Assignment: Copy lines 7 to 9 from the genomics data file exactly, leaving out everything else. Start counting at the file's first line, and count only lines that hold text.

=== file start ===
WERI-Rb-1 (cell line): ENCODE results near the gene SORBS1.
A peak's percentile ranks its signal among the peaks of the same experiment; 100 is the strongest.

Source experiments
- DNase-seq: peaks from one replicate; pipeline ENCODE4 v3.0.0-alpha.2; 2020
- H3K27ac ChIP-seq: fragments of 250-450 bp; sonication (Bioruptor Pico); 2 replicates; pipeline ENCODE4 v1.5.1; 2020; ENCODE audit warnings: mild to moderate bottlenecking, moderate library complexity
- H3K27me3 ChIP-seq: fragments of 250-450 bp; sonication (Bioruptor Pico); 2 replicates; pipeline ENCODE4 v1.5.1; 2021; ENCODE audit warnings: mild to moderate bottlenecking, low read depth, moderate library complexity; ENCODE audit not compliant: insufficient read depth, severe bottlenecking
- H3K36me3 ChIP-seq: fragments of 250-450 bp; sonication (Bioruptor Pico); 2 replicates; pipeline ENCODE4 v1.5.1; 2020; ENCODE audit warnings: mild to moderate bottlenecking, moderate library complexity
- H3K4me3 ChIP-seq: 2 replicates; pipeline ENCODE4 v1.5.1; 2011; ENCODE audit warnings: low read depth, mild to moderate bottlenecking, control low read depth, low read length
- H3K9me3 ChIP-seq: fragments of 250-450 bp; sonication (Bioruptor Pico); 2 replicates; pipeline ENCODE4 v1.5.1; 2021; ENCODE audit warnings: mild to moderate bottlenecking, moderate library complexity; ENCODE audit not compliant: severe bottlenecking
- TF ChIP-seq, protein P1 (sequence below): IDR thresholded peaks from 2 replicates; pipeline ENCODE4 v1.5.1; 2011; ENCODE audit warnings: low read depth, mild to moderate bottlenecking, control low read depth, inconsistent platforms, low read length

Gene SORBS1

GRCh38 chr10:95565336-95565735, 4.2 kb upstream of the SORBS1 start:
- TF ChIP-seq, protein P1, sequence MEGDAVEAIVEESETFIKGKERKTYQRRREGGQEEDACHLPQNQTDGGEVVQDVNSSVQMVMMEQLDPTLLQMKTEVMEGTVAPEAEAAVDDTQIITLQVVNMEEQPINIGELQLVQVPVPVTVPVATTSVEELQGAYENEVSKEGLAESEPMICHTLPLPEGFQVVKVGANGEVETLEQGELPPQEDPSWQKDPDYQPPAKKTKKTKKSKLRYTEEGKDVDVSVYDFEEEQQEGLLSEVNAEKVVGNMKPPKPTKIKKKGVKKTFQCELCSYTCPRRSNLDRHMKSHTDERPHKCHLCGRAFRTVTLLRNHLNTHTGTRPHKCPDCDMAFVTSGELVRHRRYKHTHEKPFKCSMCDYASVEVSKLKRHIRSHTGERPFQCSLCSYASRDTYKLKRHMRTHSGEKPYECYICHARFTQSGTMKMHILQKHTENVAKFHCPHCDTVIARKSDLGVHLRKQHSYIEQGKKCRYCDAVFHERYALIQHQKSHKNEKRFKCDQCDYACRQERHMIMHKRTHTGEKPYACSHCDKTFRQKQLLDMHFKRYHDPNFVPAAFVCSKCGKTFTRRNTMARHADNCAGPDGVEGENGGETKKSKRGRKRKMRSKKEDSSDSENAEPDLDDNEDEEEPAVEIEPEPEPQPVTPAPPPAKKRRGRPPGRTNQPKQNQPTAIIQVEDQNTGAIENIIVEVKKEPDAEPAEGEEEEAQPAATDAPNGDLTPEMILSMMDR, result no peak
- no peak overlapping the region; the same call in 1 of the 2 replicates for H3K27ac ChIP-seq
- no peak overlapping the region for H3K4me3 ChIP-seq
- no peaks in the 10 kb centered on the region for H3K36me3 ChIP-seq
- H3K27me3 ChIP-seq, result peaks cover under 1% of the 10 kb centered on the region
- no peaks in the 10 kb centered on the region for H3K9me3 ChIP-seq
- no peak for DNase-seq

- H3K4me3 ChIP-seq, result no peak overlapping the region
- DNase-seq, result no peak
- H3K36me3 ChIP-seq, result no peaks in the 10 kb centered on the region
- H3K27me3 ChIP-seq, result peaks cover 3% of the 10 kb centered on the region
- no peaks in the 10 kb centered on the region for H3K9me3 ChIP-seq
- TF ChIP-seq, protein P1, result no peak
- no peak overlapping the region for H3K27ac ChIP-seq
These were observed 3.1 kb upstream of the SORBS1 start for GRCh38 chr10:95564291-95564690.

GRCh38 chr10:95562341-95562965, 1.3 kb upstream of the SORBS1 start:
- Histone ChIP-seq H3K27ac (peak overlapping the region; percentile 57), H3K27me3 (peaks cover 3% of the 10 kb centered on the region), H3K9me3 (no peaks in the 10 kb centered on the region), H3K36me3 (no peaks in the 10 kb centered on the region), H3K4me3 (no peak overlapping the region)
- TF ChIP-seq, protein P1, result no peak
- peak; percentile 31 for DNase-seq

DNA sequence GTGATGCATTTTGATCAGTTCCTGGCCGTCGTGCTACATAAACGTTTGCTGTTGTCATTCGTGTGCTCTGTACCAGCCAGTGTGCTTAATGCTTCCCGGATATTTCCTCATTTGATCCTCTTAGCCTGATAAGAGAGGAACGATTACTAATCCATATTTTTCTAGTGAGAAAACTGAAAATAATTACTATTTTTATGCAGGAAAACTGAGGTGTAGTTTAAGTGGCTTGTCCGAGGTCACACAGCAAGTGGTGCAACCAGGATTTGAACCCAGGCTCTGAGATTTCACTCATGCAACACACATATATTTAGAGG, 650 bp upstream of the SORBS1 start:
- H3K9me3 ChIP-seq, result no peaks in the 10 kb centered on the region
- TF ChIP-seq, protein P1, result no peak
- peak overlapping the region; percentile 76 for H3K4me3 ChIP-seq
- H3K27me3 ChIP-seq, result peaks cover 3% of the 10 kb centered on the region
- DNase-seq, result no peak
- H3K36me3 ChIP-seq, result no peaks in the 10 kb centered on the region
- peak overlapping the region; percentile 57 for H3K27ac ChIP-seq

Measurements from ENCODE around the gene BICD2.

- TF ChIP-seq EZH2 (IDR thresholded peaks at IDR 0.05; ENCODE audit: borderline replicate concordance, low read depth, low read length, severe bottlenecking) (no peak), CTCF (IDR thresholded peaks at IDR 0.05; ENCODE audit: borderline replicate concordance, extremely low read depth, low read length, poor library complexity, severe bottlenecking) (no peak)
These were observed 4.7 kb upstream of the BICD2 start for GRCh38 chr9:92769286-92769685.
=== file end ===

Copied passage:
- H3K36me3 ChIP-seq: fragments of 250-450 bp; sonication (Bioruptor Pico); 2 replicates; pipeline ENCODE4 v1.5.1; 2020; ENCODE audit warnings: mild to moderate bottlenecking, moderate library complexity
- H3K4me3 ChIP-seq: 2 replicates; pipeline ENCODE4 v1.5.1; 2011; ENCODE audit warnings: low read depth, mild to moderate bottlenecking, control low read depth, low read length
- H3K9me3 ChIP-seq: fragments of 250-450 bp; sonication (Bioruptor Pico); 2 replicates; pipeline ENCODE4 v1.5.1; 2021; ENCODE audit warnings: mild to moderate bottlenecking, moderate library complexity; ENCODE audit not compliant: severe bottlenecking